City Tech Library has access to AVON (Academic Video Online), which features over 66,000 titles across subject areas including anthropology, business, counseling, film, health, history, music, and more. We’ve been exploring those lately and wanted to put a spotlight on the Banyan Archive channel.

This thumbnail image for this video collection shows a number of still images from videos in the collection, along with the title "Caribbean Studies in Video: The Banyan Archive"

The Banyan Archive, located in Trinidad & Tobago, has digitized hundreds of hours of film footage spanning decades of events and interviews. You can head straight to their collection at this link. Explore musical performances, dance, documentary, and so much more! Banyan was founded in 1974 and has collected a wealth of video documenting life and culture across the Caribbean.

Excited to explore other video channels on AVON? Here are a few other places to start:

Everything Everywhere All At Your Library

Did you know that the library has tons of streaming video available — and not just to help with your homework? As we gear up for Oscars season, you can revisit Everything Everywhere All at Once through the library collections. Click here to head straight to the film! (If you’re off campus, you’ll be asked to log in with your CUNYfirst ID.)

This is a poster for the film Everything Everywhere All At Once.

This movie is available for streaming through Swank, one of the library’s streaming video databases; you can explore the rest of our Swank subscription at cityte.ch/swank. Or, explore more streaming video through Kanopy and Academic Video Online (AVON).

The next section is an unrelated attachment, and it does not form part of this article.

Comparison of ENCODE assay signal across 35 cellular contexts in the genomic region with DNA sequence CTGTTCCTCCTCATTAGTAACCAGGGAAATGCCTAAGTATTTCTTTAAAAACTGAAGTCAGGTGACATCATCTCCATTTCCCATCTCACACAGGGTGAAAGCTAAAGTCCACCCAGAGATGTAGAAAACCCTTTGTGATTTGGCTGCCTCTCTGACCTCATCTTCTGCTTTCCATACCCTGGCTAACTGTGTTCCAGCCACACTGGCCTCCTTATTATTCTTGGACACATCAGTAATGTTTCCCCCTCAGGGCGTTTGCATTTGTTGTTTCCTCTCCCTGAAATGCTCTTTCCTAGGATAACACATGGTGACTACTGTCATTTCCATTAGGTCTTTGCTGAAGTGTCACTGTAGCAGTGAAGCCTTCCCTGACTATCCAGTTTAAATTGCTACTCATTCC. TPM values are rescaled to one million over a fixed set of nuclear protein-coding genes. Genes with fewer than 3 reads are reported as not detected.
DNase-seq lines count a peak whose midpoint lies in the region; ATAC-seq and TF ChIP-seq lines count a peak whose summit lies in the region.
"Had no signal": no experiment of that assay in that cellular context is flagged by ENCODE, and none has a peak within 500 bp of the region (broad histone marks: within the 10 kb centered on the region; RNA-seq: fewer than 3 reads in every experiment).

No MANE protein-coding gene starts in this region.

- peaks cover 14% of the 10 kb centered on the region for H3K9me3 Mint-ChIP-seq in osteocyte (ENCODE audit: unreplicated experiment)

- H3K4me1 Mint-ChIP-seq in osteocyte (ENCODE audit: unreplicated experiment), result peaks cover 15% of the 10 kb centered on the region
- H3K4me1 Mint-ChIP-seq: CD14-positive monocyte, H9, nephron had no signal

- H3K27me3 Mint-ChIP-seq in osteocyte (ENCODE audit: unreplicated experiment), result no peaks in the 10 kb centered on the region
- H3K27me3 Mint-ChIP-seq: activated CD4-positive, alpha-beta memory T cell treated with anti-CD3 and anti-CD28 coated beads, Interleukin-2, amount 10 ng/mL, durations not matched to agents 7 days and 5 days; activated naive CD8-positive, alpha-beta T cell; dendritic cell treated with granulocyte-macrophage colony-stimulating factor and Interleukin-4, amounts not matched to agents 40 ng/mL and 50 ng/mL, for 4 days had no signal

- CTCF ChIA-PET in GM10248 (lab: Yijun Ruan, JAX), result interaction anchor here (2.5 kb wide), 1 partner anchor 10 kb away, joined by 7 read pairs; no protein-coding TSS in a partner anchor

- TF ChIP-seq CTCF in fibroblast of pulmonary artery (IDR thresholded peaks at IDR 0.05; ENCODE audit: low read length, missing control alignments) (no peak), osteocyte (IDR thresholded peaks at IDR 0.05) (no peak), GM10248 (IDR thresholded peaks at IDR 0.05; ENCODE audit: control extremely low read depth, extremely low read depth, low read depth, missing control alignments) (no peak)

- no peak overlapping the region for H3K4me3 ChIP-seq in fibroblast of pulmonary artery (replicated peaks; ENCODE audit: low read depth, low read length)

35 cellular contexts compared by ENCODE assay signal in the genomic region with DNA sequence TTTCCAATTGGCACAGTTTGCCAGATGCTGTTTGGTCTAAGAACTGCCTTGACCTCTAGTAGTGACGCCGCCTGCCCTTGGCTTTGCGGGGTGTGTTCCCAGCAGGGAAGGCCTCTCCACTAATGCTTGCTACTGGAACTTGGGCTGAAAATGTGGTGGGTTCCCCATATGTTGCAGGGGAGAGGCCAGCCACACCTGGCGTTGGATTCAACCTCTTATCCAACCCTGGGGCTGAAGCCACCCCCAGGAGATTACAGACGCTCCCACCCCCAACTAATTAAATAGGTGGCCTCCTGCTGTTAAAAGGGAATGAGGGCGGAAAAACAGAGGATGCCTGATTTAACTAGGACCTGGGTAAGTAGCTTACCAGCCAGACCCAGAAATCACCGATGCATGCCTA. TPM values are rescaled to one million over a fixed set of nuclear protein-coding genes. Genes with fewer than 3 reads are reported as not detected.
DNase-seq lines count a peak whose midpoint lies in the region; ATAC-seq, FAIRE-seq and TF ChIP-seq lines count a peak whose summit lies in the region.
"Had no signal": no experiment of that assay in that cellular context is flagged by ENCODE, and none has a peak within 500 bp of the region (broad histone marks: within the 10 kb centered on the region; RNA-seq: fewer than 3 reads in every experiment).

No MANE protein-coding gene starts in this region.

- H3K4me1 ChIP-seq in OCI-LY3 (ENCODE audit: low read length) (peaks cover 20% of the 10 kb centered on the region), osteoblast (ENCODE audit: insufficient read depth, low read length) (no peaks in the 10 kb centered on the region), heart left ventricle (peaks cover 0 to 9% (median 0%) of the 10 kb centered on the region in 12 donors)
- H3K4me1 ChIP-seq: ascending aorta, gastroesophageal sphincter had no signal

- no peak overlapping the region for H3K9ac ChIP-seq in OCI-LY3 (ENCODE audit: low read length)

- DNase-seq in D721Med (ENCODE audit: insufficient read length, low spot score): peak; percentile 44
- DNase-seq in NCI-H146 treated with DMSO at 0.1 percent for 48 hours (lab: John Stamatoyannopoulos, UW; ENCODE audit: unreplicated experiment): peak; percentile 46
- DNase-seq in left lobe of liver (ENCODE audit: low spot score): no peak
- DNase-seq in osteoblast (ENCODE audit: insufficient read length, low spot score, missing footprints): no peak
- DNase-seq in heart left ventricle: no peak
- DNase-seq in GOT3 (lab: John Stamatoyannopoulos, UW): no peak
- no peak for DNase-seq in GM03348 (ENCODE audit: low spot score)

Spotlight on: Black Thought and Culture

One of the databases that City Tech Library provides access to is Black Thought and Culture, provided by Alexander Street Press. You can head straight there at cityte.ch/bltc; if you’re off campus, you’ll be asked to log in with your CUNYfirst credentials.

Black Thought and Culture is an amazing place to explore primary source materials. Not only can you read hundreds of issues of the Black Panther newspaper, but this database also includes oral histories from the Columbia University Black Panther Project. Browse by content type and select “oral histories,” and then search “Black Panther” within these results.

Or, if you’re looking for material related to a specific place, browse by location to find primary source material related to black thought and culture in that place. Interested in Black history in Denmark? This database has details on Bobby Seale’s receipt of a peace prize from a Danish high school.

Another great browsing option is by title; selecting Crisis from a list of titles brings us to content from the official magazine of the NAACP, including a transcription of W.E.B DuBois’ report on the 1919 Pan African Congress.